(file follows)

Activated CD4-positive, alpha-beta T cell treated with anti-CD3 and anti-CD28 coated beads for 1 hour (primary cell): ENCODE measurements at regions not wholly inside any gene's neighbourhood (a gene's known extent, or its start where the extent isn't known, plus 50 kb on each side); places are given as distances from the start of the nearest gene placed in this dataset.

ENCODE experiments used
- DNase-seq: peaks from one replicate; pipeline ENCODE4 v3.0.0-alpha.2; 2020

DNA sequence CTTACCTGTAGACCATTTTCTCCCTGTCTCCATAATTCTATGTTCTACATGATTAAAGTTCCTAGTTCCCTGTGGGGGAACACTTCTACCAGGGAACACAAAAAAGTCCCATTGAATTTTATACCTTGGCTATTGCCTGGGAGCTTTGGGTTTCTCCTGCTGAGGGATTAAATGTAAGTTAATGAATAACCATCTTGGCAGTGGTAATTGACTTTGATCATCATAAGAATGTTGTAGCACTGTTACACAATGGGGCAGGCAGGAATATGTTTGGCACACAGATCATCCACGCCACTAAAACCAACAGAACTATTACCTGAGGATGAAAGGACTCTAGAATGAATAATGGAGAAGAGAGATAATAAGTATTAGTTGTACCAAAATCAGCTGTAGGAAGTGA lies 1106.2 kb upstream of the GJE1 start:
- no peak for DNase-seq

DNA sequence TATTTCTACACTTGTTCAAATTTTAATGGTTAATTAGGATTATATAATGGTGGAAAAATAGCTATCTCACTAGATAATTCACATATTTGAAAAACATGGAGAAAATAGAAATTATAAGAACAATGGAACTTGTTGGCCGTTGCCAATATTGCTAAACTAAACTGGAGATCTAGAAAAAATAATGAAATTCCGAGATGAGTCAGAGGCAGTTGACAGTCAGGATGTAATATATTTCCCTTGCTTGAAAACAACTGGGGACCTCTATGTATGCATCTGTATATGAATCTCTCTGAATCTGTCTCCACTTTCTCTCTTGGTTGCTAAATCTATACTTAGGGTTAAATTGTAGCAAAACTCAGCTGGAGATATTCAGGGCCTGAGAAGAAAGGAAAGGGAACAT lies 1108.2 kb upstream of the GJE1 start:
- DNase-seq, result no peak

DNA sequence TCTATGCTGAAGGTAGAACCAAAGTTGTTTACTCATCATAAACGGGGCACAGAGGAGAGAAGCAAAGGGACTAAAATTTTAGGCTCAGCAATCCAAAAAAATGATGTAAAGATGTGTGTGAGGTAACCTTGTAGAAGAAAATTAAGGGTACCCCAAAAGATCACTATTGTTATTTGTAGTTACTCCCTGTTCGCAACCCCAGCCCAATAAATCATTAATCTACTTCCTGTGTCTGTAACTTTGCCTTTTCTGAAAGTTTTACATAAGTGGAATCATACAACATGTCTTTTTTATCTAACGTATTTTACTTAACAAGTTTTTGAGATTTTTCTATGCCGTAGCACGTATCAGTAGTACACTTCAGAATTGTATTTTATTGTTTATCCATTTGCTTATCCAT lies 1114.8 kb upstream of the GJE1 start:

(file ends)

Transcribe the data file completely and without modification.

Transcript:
Activated CD4-positive, alpha-beta T cell treated with anti-CD3 and anti-CD28 coated beads for 1 hour (primary cell): ENCODE measurements at regions not wholly inside any gene's neighbourhood (a gene's known extent, or its start where the extent isn't known, plus 50 kb on each side); places are given as distances from the start of the nearest gene placed in this dataset.

ENCODE experiments used
- DNase-seq: peaks from one replicate; pipeline ENCODE4 v3.0.0-alpha.2; 2020

DNA sequence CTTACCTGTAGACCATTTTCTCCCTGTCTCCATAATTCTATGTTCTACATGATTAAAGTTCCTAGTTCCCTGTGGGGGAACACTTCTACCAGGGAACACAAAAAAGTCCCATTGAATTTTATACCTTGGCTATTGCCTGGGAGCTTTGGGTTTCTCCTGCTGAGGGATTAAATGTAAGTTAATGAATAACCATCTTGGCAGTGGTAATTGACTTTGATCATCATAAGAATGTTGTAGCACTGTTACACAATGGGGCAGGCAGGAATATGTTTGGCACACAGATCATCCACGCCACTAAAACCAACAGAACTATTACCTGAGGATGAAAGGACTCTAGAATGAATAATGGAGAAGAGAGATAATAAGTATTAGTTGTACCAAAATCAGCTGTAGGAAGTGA lies 1106.2 kb upstream of the GJE1 start:
- no peak for DNase-seq

DNA sequence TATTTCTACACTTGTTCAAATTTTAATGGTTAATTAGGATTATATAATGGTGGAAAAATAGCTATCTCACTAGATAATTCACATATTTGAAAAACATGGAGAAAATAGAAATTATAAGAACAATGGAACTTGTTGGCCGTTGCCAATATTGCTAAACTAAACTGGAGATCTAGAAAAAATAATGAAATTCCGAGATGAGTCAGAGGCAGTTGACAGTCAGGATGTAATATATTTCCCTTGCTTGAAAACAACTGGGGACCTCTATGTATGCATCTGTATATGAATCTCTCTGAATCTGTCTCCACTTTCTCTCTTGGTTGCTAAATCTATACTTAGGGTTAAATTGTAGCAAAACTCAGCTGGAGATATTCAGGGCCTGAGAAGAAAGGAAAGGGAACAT lies 1108.2 kb upstream of the GJE1 start:
- DNase-seq, result no peak

DNA sequence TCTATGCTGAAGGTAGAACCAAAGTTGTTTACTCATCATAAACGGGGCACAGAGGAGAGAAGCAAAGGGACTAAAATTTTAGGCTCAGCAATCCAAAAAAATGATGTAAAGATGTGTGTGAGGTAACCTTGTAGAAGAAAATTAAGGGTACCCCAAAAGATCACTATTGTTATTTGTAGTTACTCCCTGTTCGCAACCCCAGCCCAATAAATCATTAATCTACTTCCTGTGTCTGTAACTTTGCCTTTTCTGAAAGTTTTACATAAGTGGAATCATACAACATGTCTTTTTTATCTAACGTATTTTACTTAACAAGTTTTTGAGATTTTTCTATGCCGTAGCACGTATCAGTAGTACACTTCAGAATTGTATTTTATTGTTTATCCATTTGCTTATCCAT lies 1114.8 kb upstream of the GJE1 start: